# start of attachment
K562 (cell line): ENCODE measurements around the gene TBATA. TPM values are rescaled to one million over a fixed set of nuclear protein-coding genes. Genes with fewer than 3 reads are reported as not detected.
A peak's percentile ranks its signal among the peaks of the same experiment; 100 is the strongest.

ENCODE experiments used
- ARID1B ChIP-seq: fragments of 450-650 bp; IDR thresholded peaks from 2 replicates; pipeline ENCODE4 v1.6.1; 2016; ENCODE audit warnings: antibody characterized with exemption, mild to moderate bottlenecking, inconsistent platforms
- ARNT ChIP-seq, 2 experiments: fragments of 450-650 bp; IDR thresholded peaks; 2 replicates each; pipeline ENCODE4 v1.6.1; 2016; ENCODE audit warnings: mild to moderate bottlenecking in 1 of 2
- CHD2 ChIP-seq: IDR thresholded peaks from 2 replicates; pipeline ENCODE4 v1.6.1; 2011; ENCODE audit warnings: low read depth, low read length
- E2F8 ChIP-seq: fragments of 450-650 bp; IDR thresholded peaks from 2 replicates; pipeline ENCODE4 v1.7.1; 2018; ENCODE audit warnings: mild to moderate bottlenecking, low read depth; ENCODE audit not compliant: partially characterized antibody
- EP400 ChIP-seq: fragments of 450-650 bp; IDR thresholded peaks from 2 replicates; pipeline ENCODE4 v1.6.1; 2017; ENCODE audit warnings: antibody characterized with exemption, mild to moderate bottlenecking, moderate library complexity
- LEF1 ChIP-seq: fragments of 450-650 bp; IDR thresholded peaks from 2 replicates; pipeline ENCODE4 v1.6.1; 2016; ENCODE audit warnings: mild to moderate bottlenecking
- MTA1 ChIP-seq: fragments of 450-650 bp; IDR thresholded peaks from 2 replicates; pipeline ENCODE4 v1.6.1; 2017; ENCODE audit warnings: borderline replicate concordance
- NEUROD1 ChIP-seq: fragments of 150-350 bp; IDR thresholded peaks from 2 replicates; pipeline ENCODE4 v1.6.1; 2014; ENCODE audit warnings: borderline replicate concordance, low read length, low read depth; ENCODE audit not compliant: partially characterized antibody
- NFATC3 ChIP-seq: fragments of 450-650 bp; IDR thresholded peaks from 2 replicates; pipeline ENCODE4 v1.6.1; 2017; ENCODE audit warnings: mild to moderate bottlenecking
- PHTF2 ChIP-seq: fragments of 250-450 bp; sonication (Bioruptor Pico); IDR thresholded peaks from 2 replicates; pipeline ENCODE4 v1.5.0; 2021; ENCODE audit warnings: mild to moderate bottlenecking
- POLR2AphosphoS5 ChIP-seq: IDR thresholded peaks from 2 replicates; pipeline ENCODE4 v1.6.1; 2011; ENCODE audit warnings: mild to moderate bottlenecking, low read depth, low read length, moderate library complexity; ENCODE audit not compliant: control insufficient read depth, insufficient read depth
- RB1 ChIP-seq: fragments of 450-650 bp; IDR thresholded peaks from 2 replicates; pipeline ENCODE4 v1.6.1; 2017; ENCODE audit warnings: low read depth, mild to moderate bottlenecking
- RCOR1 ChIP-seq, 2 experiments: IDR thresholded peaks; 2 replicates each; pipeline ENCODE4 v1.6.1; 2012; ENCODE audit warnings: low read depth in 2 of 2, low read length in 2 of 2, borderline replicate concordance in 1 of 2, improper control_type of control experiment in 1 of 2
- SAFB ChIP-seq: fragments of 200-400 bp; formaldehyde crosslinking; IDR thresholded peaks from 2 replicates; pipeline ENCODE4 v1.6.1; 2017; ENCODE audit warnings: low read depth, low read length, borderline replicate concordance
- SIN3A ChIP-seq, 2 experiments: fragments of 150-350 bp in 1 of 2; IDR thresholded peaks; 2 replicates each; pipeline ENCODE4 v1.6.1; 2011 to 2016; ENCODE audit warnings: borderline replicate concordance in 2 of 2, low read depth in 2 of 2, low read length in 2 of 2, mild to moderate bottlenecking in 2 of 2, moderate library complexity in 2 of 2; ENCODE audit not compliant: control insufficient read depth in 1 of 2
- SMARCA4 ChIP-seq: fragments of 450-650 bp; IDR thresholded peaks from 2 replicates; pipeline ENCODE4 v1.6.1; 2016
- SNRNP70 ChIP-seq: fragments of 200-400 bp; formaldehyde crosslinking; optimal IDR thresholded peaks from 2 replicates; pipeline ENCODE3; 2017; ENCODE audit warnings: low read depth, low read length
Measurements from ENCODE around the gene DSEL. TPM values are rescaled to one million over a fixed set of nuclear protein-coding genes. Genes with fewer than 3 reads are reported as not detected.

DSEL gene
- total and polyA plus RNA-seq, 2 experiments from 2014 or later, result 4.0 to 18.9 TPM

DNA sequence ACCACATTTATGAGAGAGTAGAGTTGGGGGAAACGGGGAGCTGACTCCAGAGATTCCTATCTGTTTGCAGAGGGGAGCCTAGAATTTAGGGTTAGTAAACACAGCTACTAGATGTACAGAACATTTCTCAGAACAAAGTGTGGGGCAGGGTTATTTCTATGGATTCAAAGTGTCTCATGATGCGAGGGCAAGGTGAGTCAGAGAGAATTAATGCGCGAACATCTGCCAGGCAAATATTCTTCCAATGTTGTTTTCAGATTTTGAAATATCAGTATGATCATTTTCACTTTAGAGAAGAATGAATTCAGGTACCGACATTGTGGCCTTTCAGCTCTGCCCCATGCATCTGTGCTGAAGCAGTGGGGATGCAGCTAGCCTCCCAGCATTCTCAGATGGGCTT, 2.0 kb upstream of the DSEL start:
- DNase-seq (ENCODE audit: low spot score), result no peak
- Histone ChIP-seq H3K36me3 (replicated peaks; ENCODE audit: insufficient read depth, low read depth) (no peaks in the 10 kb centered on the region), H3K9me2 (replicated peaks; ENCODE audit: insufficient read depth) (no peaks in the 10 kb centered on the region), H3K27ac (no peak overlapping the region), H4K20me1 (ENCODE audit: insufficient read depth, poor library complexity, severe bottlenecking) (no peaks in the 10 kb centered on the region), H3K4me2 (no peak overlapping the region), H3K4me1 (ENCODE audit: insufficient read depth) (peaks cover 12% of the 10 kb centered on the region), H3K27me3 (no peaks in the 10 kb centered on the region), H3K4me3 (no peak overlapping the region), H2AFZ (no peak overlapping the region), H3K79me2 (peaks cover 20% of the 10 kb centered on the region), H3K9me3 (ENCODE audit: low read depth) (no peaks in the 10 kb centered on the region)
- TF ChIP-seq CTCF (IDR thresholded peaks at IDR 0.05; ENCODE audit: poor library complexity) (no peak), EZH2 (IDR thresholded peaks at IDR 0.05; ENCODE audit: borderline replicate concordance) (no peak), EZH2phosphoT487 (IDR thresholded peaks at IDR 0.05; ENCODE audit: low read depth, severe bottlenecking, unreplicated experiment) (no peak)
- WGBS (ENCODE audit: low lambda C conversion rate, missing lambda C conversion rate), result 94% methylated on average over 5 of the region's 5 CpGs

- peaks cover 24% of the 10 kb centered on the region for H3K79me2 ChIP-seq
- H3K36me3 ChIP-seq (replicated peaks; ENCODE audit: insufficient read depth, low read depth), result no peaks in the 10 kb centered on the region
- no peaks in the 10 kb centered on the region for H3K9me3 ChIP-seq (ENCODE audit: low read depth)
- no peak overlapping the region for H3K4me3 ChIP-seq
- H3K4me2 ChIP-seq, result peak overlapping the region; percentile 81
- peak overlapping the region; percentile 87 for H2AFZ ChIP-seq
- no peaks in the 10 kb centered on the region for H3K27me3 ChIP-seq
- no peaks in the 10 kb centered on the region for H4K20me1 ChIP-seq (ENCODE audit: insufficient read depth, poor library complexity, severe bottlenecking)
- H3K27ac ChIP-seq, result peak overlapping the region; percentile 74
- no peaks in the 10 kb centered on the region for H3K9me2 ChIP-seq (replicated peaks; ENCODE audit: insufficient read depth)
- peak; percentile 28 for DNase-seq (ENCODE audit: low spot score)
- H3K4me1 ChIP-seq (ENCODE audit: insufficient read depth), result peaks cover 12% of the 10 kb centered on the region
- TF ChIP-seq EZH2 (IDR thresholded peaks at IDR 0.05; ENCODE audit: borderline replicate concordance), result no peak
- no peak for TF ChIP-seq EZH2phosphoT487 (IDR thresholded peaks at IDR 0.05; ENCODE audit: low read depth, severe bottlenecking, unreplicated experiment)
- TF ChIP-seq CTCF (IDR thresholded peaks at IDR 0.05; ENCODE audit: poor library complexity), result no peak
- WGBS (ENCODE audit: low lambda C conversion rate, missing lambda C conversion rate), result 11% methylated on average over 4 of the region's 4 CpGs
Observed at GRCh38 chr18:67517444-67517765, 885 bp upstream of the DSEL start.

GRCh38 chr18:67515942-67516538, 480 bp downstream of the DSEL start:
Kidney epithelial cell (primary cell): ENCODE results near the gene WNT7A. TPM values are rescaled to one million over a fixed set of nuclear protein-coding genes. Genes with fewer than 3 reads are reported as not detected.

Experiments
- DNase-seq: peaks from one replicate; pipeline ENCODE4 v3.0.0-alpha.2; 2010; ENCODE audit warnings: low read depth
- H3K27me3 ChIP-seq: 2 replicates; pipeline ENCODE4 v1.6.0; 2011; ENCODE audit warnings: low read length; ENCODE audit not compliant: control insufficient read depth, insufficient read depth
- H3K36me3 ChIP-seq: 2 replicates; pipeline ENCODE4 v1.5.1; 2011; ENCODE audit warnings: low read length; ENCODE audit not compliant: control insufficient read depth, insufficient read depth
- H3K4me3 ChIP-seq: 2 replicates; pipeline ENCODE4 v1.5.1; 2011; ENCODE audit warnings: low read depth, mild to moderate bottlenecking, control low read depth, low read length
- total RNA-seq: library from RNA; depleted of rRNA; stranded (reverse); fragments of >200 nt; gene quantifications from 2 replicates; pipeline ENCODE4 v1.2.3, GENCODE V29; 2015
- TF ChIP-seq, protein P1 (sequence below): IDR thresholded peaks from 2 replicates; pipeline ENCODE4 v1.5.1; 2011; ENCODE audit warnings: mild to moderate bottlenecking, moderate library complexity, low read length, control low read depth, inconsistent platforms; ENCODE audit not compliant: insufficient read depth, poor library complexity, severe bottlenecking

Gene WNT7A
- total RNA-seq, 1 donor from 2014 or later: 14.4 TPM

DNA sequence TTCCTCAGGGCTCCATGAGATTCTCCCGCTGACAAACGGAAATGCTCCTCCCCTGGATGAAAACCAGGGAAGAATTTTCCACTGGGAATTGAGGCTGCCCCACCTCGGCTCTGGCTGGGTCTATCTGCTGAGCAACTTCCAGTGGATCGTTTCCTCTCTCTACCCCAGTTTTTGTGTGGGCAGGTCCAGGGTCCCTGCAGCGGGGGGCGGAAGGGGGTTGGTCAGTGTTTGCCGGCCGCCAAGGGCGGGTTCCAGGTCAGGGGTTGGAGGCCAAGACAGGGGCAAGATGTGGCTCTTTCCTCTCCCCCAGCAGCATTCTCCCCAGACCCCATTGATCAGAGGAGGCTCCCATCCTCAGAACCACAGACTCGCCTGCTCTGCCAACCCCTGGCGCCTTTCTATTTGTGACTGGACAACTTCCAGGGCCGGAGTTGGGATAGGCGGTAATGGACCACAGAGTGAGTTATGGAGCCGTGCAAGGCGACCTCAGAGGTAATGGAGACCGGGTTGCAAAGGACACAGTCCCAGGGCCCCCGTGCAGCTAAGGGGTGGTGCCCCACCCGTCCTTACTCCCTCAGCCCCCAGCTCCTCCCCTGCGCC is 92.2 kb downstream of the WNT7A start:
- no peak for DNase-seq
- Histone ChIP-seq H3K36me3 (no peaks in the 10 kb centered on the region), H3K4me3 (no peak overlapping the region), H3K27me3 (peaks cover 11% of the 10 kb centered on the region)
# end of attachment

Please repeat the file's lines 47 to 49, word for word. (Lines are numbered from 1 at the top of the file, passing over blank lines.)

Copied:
Kidney epithelial cell (primary cell): ENCODE results near the gene WNT7A. TPM values are rescaled to one million over a fixed set of nuclear protein-coding genes. Genes with fewer than 3 reads are reported as not detected.

Experiments
- DNase-seq: peaks from one replicate; pipeline ENCODE4 v3.0.0-alpha.2; 2010; ENCODE audit warnings: low read depth